Testing Changes, New Applications Draw Thousands of L.A. County Fire Hopefuls

More than 4,000 would-be firefighters lined up at the Pomona Fairgrounds last week to apply for jobs with the Los Angeles County Fire Department. The renewed interest and hope came as L.A. County Fire Department Chief Daryl Osby declared “a new era of testing accountability and fairness.”

The applicants were given brand new tests to be administered only once to prevent cheating. This time, the tests—delivered by helicopters and Brinks security trucks—were given to all qualified applicants for the job, rather than 5% as in previous years.

“Today we turn the page from our past and are beginning a new era in the 92-year history of the Department,” Osby said. “We’re opening a chapter of test integrity with an exam process that is fair, transparent, and provides equal opportunities for people to work in one of the County’s great public service agencies.”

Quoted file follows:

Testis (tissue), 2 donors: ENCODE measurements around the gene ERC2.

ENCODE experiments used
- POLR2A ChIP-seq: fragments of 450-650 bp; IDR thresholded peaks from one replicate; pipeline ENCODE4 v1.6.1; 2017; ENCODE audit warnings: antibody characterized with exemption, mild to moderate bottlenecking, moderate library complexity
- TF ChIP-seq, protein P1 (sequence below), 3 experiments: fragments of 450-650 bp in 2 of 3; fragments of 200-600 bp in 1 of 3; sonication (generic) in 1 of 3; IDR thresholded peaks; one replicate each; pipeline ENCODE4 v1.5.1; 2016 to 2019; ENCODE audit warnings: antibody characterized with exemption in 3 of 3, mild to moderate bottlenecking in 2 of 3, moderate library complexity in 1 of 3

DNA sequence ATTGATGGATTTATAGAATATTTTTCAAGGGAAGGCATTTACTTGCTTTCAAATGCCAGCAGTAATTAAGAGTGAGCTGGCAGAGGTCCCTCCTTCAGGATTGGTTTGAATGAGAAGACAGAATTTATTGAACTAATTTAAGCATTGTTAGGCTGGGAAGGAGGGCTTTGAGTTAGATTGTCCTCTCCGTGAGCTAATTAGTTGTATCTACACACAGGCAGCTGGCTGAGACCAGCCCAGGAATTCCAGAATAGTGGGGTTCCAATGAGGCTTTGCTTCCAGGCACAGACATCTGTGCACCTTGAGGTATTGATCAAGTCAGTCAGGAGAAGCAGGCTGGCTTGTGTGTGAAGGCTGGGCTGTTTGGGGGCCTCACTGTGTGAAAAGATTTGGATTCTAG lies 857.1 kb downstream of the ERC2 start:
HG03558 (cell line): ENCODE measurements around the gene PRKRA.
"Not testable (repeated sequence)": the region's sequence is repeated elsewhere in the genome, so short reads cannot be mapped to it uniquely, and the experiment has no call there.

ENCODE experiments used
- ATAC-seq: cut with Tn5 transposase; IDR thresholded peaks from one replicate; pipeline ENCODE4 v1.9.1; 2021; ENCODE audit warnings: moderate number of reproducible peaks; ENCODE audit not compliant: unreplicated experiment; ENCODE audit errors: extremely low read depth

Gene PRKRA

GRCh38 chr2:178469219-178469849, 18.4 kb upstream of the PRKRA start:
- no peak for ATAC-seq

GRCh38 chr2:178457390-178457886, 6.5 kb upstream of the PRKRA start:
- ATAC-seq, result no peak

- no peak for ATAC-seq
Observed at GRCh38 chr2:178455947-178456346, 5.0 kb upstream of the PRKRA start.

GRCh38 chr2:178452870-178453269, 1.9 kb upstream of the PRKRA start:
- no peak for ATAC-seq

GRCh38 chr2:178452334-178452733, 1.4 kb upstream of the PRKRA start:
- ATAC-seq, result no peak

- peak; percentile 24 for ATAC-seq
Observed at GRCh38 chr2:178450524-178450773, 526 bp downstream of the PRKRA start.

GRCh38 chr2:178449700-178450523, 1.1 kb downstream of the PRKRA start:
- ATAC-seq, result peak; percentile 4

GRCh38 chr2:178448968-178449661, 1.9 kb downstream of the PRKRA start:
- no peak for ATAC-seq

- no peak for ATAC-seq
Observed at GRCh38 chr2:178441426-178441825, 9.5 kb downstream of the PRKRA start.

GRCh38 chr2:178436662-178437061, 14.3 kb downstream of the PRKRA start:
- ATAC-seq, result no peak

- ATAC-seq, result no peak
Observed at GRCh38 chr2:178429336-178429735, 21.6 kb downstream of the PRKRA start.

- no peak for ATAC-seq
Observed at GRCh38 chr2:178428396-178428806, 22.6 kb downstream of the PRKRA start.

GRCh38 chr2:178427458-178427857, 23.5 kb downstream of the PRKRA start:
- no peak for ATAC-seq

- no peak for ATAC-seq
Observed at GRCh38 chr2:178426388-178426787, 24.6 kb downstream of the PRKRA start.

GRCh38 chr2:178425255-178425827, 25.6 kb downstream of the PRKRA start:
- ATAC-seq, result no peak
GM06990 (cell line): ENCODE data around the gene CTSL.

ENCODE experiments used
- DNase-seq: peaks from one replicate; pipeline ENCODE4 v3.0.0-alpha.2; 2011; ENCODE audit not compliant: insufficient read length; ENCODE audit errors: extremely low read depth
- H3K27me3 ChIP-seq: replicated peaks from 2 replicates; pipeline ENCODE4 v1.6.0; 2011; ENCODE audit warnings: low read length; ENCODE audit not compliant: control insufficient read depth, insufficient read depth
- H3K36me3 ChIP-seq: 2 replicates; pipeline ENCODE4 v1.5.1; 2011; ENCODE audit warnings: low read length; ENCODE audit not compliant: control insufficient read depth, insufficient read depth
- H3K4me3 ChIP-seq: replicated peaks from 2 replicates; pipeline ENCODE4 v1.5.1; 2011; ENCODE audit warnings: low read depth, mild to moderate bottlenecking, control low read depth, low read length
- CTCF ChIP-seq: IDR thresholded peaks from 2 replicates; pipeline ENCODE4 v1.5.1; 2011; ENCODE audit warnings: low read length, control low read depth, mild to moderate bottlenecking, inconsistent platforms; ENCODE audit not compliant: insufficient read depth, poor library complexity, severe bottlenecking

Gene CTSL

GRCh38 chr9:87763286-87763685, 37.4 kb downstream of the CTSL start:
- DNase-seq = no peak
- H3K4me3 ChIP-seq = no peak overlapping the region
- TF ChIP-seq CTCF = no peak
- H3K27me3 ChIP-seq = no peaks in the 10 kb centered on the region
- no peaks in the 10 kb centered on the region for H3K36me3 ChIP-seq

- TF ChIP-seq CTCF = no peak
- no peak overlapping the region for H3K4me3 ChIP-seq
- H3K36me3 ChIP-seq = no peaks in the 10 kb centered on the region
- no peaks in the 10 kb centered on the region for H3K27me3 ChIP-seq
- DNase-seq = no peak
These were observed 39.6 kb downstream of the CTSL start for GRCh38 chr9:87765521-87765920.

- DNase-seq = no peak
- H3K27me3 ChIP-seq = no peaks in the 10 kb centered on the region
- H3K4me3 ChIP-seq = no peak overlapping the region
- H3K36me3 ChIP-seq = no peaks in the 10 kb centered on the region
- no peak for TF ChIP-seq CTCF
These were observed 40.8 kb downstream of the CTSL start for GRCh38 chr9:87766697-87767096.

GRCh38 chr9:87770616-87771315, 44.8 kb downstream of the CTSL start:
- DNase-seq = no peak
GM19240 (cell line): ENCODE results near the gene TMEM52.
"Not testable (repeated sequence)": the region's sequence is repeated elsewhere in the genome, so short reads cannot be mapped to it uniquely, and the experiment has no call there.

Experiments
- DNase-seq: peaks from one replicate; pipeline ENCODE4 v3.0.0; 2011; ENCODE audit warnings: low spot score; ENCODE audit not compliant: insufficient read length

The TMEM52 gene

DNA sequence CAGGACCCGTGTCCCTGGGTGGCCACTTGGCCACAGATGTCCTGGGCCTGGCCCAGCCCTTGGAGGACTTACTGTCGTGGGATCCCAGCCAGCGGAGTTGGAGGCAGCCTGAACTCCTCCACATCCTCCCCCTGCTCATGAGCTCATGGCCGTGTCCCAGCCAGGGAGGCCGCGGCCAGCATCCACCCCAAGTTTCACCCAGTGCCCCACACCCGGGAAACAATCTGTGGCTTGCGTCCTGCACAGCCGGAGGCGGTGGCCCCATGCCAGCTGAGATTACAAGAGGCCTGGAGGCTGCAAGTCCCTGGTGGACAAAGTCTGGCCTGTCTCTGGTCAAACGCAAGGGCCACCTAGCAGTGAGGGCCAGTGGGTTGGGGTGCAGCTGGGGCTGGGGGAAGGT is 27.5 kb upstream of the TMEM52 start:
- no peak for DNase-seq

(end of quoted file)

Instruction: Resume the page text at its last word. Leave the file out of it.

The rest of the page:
The changes were driven by a recent scandal involving cheating and nepotism within the department. A February audit found that more than a dozen high-ranking fire officials had improperly shared interview questions and department testing materials with friends and relatives in an attempt to help get them hired. The probe further revealed that 15% of the candidates hired between 2007 and 2014 had familial ties to department officials.

Osby also confirmed Wednesday that a number of officials are facing termination for their role in the scandal.

Read more about the recent changes to the department’s testing policies here.


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